TEL AVIV – The New York Times on Wednesday published a column by Thomas Friedman arguing that President Donald Trump should let the Islamic State in Syria “be Assad’s, Iran’s, Hezbollah’s and Russia’s headache,” prompting one prominent Israel-based oped editor to slam the piece as “outrageous and unconscionable.”
Friedman’s oped, entitled “Why is Trump fighting ISIS in Syria?”, argues that when it comes to the Syria contingent of the terror group, which is guilty of genocide, beheadings and the sale of women as sex slaves, Trump “should let ISIS be Assad’s, Iran’s, Hezbollah’s and Russia’s headache — the same way we encouraged the mujahedeen fighters to bleed Russia in Afghanistan.”
Friedman wrote that he sees two IS incarnations:
One is “virtual ISIS.” It is satanic, cruel and amorphous; it disseminates its ideology through the internet. It has adherents across Europe and the Muslim world. In my opinion, that ISIS is the primary threat to us, because it has found ways to deftly pump out Sunni jihadist ideology that inspires and gives permission to those Muslims on the fringes of society who feel humiliated — from London to Paris to Cairo — to recover their dignity via headline-grabbing murders of innocents.
The other incarnation is “territorial ISIS.” It still controls pockets in western Iraq and larger sectors of Syria. Its goal is to defeat Bashar al-Assad’s regime in Syria — plus its Russian, Iranian and Hezbollah allies — and to defeat the pro-Iranian Shiite regime in Iraq, replacing both with a caliphate.
Regarding the fight against what Friedman calls “territorial ISIS,” the columnist suggests a dramatic increase in U.S. military aid to anti-Assad rebels. Another option Friedman suggests is that “We could simply back off fighting territorial ISIS in Syria and make it entirely a problem for Iran, Russia, Hezbollah and Assad.”
In response to the column, the Jerusalem Post’s oped editor Seth Frantzman, who has traveled to Iraq on a number of occasions and witnessed the destruction wrought by IS firsthand, ripped the column to pieces, not only for being “sick and twisted” and “immoral,” but also for allegedly spreading falsehoods.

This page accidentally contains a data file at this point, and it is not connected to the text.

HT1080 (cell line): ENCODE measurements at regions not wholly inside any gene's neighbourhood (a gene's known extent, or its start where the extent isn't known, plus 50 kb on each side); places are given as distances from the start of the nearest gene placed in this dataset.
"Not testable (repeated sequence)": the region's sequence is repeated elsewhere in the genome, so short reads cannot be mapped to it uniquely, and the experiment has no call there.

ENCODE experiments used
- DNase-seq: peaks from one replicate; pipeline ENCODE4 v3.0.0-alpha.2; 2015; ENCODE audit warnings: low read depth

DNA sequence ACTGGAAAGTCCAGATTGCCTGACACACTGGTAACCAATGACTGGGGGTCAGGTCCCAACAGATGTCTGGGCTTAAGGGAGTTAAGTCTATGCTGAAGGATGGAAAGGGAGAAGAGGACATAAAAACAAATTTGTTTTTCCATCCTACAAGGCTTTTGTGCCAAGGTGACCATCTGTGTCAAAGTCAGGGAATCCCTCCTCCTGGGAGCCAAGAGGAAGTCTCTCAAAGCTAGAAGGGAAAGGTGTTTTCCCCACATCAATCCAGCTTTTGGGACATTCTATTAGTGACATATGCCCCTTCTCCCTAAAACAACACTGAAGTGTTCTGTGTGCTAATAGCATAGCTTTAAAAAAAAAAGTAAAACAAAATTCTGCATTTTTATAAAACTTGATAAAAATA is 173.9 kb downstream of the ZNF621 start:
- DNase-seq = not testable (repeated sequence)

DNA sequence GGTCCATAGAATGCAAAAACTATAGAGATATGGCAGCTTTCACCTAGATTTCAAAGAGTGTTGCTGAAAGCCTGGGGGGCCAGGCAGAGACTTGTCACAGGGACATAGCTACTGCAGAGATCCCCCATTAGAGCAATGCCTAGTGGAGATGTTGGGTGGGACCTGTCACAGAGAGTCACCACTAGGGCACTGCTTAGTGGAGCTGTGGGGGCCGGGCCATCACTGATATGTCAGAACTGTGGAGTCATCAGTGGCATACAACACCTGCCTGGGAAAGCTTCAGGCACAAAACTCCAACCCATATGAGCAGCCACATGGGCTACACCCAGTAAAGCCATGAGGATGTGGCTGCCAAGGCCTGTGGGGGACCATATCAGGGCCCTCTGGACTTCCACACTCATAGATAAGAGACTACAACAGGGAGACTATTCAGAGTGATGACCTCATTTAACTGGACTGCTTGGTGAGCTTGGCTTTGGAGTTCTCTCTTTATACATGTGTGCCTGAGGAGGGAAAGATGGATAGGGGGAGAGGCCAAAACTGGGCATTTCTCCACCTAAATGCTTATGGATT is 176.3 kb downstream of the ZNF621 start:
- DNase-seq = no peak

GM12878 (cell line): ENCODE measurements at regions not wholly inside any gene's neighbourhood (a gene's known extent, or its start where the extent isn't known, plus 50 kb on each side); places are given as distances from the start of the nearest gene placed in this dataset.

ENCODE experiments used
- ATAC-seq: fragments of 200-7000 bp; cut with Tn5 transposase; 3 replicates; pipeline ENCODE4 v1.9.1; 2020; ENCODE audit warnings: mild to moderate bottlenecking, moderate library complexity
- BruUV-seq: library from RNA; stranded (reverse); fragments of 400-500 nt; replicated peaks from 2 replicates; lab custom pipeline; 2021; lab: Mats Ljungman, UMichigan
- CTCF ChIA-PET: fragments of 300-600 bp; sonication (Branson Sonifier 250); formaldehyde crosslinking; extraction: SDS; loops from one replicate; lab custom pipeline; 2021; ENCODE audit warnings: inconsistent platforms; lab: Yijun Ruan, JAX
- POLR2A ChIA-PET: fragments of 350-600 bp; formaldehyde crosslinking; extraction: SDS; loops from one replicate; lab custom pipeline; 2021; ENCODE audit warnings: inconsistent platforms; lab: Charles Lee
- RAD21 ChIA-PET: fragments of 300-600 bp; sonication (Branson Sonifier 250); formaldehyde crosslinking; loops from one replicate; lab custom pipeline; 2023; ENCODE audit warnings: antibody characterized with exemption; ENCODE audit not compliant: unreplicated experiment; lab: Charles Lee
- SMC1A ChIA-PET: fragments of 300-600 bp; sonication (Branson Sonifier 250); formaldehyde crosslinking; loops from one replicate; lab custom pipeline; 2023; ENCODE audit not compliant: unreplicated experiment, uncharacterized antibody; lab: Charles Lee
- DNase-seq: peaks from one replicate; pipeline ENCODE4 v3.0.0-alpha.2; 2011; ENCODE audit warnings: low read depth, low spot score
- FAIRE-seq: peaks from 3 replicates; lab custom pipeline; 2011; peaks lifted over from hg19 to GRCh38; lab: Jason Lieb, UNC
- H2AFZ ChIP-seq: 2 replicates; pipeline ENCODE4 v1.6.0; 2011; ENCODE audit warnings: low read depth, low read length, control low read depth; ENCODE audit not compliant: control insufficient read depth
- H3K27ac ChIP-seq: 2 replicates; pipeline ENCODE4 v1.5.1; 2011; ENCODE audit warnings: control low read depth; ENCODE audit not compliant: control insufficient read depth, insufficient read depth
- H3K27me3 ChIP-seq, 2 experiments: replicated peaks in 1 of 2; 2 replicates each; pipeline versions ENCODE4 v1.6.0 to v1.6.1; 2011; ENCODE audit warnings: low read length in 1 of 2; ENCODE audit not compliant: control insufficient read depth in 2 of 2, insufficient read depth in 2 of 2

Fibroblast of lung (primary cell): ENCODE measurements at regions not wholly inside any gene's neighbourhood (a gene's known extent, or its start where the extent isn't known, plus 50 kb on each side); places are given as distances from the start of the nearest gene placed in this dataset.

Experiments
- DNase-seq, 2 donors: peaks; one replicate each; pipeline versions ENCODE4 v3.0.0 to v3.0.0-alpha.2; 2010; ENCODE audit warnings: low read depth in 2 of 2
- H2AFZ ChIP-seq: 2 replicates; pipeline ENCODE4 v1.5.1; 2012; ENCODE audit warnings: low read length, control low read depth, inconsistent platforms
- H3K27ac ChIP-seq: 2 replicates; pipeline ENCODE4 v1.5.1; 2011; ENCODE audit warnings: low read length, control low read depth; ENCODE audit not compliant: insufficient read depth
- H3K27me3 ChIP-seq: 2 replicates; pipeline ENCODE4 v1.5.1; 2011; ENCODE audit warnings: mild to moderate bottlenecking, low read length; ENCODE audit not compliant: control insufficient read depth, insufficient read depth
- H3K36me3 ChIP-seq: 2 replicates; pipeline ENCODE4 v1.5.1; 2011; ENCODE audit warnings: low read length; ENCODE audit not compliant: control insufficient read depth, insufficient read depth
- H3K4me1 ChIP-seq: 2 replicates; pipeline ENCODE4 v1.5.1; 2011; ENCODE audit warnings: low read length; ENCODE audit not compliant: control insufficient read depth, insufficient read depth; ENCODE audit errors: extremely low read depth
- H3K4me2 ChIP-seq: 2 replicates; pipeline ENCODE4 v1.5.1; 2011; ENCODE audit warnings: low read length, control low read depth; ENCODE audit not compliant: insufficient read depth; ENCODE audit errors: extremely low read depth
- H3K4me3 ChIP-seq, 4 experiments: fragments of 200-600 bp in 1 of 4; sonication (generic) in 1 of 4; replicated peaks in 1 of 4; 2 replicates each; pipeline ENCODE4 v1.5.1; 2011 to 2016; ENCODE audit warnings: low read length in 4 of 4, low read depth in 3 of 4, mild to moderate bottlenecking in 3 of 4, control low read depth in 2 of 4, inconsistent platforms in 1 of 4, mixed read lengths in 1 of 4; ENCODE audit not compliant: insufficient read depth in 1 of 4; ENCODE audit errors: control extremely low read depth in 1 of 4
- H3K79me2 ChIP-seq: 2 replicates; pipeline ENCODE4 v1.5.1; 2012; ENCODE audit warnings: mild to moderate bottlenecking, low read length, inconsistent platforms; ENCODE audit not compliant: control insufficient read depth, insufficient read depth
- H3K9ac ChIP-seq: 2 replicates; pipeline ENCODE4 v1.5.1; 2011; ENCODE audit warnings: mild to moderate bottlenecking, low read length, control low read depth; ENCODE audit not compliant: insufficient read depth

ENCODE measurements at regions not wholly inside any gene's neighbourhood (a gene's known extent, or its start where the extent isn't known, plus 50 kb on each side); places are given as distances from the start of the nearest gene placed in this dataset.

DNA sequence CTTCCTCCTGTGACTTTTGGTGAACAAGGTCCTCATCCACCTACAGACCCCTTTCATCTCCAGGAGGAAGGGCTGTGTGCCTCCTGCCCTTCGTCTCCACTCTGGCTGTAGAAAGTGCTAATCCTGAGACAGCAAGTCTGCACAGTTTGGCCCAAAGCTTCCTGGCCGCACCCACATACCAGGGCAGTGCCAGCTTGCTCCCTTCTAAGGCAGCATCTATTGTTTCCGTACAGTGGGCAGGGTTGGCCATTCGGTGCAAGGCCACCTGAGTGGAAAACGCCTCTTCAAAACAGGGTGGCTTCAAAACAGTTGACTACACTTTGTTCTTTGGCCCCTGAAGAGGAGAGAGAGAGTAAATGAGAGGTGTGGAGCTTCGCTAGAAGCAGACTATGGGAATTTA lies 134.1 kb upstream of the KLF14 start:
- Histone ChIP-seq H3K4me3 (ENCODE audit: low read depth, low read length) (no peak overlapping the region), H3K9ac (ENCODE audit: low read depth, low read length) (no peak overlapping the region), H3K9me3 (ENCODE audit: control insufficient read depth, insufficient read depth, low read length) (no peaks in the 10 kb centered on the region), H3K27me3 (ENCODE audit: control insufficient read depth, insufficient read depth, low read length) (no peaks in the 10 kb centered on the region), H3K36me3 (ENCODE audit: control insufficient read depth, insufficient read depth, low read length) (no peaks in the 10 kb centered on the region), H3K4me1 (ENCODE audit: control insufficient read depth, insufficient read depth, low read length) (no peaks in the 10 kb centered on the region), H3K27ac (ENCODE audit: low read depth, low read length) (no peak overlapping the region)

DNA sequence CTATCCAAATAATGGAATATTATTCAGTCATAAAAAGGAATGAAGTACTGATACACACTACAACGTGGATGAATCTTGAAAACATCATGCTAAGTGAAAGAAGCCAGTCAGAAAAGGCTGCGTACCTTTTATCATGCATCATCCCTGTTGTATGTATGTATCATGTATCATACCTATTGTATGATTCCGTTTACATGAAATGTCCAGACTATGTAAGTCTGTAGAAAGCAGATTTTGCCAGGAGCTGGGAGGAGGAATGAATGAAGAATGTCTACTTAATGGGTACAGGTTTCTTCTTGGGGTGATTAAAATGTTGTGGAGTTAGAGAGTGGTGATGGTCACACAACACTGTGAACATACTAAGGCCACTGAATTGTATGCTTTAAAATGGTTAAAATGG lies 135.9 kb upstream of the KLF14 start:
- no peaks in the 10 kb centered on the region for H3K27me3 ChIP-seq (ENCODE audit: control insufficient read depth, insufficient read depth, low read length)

Friedman’s claim that IS’s “goal is to defeat Bashar al-Assad’s regime in Syria — plus its Russian, Iranian and Hezbollah allies” is “simply not true,” according to Frantzman, who penned the response on his personal website.
“The main group ISIS is fighting in Syria is the SDF and YPG, the Kurdish and allied forces who have been fighting ISIS for more than two and a half years,” writes Frantzman. “U.S. forces, including Rangers and Marines, are working closely with the Kurds to defeat ISIS and Friedman ignores them in his fantasy that ISIS is fighting Syria and Iran, Russia and Hezbollah.”
Friedman’s suggestion that the U.S. allow IS to “bleed” Assad, Russia and Iran, just as the mujahedeen bled Russia in Afghanistan, prompts Frantzman to denounce the Times as irresponsible.
It’s hard to believe this appeared in a major mainstream newspaper, it is even harder to believe it appeared in the New York Times. Of all the groups in the world to argue for letting it be someone else’s problem, why would ISIS, after its years of genocidal crimes, be let off the hook? Why would anyone claim that “we” should even encourage it the way the US encouraged the mujahedeen in Afghanistan?
Hasn’t anyone learned that the tragedy of Afghanistan was partly because of US support, and then walking away, from the mujahedeen and allowing the Taliban to take over Afghanistan? Hasn’t anyone learned that working with jihadists and extremists doesn’t work? And why choose the worst of the worst?
ISIS isn’t “moderate” Islamism, it isn’t the Muslim Brotherhood or Hamas, it isn’t even Nusra Front (Al Qaeda in Syria), it is even more extreme. ISIS murdered James Foley and Steven Sotloff. Has everyone forgotten? Have they forgotten that ISIS burned people to death? It beheaded and murdered 1,700 people at Camp Speicher in Iraq.
Finally, in a Facebook post accompanying his article, Frantzman writes, “ISIS has empowered Assad, Russia, Iran and Hezbollah, it isn’t ‘bleeding’ them. If you care about human rights, if you care about anything, you must oppose this dangerous, cynical and disturbing column.
“Friedman may be a senior columnist, but this should never have made it past his editor.”